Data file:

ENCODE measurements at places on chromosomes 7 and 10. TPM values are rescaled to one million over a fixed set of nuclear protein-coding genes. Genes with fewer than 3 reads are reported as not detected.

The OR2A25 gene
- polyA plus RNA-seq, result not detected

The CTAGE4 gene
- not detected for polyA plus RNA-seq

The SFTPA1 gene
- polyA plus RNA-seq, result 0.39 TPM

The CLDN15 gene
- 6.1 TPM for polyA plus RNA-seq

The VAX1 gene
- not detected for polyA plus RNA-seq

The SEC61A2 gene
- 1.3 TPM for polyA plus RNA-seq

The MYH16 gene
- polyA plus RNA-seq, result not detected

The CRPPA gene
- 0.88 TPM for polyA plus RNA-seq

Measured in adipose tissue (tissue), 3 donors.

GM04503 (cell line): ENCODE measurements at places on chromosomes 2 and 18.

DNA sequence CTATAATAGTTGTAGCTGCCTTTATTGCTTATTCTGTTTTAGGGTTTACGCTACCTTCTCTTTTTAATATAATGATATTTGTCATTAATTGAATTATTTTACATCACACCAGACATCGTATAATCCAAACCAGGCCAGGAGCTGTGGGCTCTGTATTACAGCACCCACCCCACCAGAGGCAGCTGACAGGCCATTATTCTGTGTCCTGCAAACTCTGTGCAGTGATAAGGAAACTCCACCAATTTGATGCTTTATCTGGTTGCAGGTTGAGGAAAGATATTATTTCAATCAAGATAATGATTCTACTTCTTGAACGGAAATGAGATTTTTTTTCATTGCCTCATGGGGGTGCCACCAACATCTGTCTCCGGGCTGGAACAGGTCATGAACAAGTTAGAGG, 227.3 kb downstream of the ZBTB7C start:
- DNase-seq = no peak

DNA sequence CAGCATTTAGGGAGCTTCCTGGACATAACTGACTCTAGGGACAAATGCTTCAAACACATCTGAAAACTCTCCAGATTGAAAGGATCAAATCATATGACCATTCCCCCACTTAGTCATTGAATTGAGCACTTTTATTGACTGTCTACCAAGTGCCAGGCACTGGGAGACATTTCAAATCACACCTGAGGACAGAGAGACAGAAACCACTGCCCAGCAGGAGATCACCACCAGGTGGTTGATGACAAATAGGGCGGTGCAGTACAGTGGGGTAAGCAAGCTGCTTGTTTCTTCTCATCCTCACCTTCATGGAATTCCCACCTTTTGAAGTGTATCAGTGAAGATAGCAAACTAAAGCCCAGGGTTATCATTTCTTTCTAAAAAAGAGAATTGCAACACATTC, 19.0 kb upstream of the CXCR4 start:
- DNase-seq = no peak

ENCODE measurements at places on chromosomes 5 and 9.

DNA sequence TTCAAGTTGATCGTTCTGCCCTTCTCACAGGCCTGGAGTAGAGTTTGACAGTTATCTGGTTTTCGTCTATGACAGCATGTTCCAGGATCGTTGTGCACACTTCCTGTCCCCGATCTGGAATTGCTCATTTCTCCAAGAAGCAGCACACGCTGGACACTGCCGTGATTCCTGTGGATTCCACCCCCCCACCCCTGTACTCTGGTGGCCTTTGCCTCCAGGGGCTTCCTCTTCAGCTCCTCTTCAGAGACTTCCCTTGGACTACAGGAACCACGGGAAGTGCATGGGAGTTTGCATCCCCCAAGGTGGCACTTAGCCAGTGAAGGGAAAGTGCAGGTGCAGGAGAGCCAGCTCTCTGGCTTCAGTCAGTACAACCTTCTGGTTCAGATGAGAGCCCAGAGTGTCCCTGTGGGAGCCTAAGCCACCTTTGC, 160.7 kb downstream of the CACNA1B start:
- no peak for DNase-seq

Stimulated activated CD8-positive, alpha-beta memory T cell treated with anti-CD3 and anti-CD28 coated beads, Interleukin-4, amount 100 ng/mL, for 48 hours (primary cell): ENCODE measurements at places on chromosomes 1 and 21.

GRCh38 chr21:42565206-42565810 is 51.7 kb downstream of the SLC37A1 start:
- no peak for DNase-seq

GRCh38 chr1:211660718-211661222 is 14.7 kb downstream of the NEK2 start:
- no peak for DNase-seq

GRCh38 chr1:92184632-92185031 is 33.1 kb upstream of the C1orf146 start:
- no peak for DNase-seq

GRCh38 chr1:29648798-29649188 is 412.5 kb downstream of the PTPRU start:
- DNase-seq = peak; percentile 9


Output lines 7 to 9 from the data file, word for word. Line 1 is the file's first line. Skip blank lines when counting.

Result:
- polyA plus RNA-seq, result 0.39 TPM

The CLDN15 gene
- 6.1 TPM for polyA plus RNA-seq